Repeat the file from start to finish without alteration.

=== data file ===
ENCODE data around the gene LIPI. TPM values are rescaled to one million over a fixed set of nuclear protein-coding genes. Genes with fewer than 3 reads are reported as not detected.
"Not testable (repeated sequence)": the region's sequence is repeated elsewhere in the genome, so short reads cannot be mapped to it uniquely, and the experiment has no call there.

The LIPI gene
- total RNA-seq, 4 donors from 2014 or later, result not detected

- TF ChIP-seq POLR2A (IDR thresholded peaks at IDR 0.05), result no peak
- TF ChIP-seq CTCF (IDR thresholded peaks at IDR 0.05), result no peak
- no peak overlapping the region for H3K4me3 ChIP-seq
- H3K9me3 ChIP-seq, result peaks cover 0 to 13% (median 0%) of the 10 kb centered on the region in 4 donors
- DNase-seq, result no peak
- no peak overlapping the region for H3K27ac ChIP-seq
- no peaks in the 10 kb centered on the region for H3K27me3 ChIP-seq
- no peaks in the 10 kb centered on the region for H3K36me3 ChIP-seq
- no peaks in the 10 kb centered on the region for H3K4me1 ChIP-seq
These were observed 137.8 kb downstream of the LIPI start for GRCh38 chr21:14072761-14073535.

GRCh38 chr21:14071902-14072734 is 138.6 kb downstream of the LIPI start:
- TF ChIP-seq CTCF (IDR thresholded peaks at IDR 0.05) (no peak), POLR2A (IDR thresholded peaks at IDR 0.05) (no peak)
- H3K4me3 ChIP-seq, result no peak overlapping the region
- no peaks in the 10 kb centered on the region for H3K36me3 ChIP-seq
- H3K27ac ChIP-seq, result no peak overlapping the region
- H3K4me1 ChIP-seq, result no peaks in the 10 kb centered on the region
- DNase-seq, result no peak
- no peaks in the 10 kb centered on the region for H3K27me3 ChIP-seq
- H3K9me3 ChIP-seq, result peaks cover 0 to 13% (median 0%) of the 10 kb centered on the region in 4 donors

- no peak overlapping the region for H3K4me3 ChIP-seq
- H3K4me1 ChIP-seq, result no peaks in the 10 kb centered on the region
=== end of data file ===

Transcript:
ENCODE data around the gene LIPI. TPM values are rescaled to one million over a fixed set of nuclear protein-coding genes. Genes with fewer than 3 reads are reported as not detected.
"Not testable (repeated sequence)": the region's sequence is repeated elsewhere in the genome, so short reads cannot be mapped to it uniquely, and the experiment has no call there.

The LIPI gene
- total RNA-seq, 4 donors from 2014 or later, result not detected

- TF ChIP-seq POLR2A (IDR thresholded peaks at IDR 0.05), result no peak
- TF ChIP-seq CTCF (IDR thresholded peaks at IDR 0.05), result no peak
- no peak overlapping the region for H3K4me3 ChIP-seq
- H3K9me3 ChIP-seq, result peaks cover 0 to 13% (median 0%) of the 10 kb centered on the region in 4 donors
- DNase-seq, result no peak
- no peak overlapping the region for H3K27ac ChIP-seq
- no peaks in the 10 kb centered on the region for H3K27me3 ChIP-seq
- no peaks in the 10 kb centered on the region for H3K36me3 ChIP-seq
- no peaks in the 10 kb centered on the region for H3K4me1 ChIP-seq
These were observed 137.8 kb downstream of the LIPI start for GRCh38 chr21:14072761-14073535.

GRCh38 chr21:14071902-14072734 is 138.6 kb downstream of the LIPI start:
- TF ChIP-seq CTCF (IDR thresholded peaks at IDR 0.05) (no peak), POLR2A (IDR thresholded peaks at IDR 0.05) (no peak)
- H3K4me3 ChIP-seq, result no peak overlapping the region
- no peaks in the 10 kb centered on the region for H3K36me3 ChIP-seq
- H3K27ac ChIP-seq, result no peak overlapping the region
- H3K4me1 ChIP-seq, result no peaks in the 10 kb centered on the region
- DNase-seq, result no peak
- no peaks in the 10 kb centered on the region for H3K27me3 ChIP-seq
- H3K9me3 ChIP-seq, result peaks cover 0 to 13% (median 0%) of the 10 kb centered on the region in 4 donors

- no peak overlapping the region for H3K4me3 ChIP-seq
- H3K4me1 ChIP-seq, result no peaks in the 10 kb centered on the region